The pandemic has disrupted traditional commitments to political parties.
Elections in Chile – for the presidency and all the way down to local positions – will prove a major test for the government in November. For the 78 percent of Chileans who voted in favor of drafting a new constitution, the most crucial choices are the 155 members of the constitutional convention. Honduras’s general elections will also occur that month. Even though President Juan Orlando Hernandez is unpopular and faces accusations of drug trafficking by U.S. authorities, his party’s candidate is expected to win the election.
Nicaragua will hold a general election in November, too. Leftist authoritarian President Daniel Ortega is expected to continue governing the country he has run nearly uninterrupted since 1979. His party controls all the various levers of power. Following the devastating 2020 hurricanes, he now has access to vast amounts of international assistance, with which he will continue to buy the support of his impoverished citizens. After years of fracturing and politically targeting the opposition, his opponents lack the ability to mount a viable offensive against him.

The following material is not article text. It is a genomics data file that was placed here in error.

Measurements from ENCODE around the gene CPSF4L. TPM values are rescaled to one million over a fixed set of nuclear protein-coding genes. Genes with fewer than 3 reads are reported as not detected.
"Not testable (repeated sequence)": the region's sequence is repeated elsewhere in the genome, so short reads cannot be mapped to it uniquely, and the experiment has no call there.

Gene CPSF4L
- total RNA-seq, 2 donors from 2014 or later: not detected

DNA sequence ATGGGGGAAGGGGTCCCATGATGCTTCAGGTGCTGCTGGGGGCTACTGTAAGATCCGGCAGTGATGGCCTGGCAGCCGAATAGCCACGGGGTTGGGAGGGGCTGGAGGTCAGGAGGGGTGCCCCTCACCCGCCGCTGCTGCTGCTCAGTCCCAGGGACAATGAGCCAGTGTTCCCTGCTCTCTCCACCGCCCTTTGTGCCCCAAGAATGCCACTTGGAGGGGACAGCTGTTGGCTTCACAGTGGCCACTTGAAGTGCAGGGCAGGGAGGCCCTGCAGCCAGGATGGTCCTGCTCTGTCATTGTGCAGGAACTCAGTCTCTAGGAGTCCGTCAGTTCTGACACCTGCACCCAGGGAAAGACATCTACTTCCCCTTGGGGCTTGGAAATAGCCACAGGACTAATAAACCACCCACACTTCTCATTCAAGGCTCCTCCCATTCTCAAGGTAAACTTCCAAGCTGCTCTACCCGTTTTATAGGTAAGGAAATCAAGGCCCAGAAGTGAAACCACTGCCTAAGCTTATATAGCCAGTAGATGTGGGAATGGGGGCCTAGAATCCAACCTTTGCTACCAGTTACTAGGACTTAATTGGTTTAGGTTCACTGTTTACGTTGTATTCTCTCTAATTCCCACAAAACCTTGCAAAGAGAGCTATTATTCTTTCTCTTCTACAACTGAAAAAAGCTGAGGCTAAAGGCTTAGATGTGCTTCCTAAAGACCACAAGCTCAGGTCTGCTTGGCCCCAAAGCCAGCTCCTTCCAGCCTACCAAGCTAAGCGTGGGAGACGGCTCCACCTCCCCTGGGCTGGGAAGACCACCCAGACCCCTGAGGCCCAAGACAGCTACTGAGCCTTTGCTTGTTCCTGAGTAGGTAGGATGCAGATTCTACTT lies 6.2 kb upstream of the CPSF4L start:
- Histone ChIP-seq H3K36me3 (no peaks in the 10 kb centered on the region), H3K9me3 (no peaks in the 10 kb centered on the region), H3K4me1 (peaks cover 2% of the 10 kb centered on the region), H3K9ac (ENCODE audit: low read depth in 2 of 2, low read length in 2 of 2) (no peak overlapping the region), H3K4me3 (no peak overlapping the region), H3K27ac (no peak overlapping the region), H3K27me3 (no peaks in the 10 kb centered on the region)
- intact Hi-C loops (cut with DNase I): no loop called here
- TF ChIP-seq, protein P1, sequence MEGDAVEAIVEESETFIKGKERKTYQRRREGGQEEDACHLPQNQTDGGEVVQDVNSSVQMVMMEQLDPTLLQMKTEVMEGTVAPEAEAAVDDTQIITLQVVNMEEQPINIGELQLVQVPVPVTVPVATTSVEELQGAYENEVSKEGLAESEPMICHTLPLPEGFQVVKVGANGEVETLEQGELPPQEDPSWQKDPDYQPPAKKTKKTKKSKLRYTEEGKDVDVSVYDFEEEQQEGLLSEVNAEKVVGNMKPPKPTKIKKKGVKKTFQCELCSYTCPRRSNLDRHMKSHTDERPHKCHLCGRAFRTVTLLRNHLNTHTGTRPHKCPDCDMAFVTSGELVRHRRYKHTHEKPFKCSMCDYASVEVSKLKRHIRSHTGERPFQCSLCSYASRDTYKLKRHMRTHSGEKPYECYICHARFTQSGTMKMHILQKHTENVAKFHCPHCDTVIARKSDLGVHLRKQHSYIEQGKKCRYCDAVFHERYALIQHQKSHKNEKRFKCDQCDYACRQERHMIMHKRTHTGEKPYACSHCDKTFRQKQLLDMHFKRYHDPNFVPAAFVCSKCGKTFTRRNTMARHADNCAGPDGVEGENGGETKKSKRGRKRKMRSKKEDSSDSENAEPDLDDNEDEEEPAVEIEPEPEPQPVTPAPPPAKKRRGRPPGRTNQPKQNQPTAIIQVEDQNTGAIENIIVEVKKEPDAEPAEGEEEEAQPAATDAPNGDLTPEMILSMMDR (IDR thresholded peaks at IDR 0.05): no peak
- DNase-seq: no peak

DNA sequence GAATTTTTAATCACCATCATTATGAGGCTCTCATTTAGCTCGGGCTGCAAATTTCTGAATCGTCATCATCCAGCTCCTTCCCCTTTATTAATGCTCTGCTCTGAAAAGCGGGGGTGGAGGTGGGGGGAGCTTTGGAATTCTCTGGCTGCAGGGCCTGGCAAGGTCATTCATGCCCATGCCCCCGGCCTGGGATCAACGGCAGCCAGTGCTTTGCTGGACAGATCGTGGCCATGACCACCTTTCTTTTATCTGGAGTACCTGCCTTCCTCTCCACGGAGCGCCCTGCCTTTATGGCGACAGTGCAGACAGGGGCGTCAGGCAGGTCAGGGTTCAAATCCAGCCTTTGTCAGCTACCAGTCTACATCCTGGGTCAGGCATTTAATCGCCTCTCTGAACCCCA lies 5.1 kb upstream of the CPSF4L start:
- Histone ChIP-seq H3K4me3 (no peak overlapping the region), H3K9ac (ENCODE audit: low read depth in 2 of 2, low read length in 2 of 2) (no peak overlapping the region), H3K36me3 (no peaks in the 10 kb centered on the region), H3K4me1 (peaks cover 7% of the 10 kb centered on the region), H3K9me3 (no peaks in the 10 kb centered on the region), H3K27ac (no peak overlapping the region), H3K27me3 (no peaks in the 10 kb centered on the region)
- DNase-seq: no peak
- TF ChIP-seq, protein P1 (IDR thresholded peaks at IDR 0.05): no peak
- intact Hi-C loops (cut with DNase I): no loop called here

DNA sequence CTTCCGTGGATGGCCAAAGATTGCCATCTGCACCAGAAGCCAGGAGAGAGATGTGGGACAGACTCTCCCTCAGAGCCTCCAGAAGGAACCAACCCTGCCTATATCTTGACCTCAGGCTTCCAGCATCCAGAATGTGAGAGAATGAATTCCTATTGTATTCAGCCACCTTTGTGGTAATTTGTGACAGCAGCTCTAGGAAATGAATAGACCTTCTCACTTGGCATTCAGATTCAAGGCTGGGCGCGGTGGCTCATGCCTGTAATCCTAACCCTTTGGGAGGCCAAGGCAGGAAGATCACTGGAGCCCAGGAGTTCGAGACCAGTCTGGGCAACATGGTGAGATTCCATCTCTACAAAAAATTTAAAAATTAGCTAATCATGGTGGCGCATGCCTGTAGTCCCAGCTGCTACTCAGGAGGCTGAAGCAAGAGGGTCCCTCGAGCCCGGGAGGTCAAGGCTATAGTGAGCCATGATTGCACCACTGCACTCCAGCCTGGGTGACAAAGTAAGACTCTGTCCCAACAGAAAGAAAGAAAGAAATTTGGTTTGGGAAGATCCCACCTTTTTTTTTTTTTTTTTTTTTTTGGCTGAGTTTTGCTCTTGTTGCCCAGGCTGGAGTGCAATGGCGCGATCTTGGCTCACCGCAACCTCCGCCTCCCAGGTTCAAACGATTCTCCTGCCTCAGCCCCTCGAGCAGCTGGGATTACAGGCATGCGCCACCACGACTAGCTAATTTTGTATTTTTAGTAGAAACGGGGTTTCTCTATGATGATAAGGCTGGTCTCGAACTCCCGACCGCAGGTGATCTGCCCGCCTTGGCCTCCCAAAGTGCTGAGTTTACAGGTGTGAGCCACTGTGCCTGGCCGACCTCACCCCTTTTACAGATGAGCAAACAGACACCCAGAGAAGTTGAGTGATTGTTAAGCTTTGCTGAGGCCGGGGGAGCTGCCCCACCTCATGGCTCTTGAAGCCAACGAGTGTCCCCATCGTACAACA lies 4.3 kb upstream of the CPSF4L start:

The pandemic has disrupted traditional commitments to political parties and ideological beliefs, blurring the lines on the political spectrum. Conservatives have traditionally opposed large government stimulus and bailout expenditures, but now see them as a means to keep economies going. At the same time, Mexico’s President Lopez Obrador, who some would categorize as a leftist, has implemented the region’s most fiscally austere pandemic response.
The administration of new U.S. President Joe Biden has indicated that it will continue to prioritize to improve the outlook for Latin America in 2021 and beyond. It has proposed a $4 billion development package for Central America’s Northern Triangle region and has promised to engage more in multilateralism, as well as focus on climate change, human rights and anti-corruption efforts. The U.S. will keep up pressure on Venezuela for as long as there is strong bipartisan consensus for restoring democracy there. The tactics in applying that pressure, however, will almost certainly differ from those of the Trump White House.
The U.S. will also retain its support for pushback against China’s rapid regional expansion, which is undermining democratic norms and sovereignty. Many Latin American countries are scheduled to begin their 5G spectrum auctions in 2021, for which controversial Chinese firm Huawei will be an important bidder.
The Biden administration will face difficulties in promoting its climate change agenda in Latin America, which is dependent on hydrocarbons and faces tight fiscal constraints. President Biden has said he intends to cooperate with China where possible – but doing so will make it difficult to counter Beijing’s aggressive behavior. Moreover, his commitment to multilateralism will be challenged by the need to advance U.S. interests.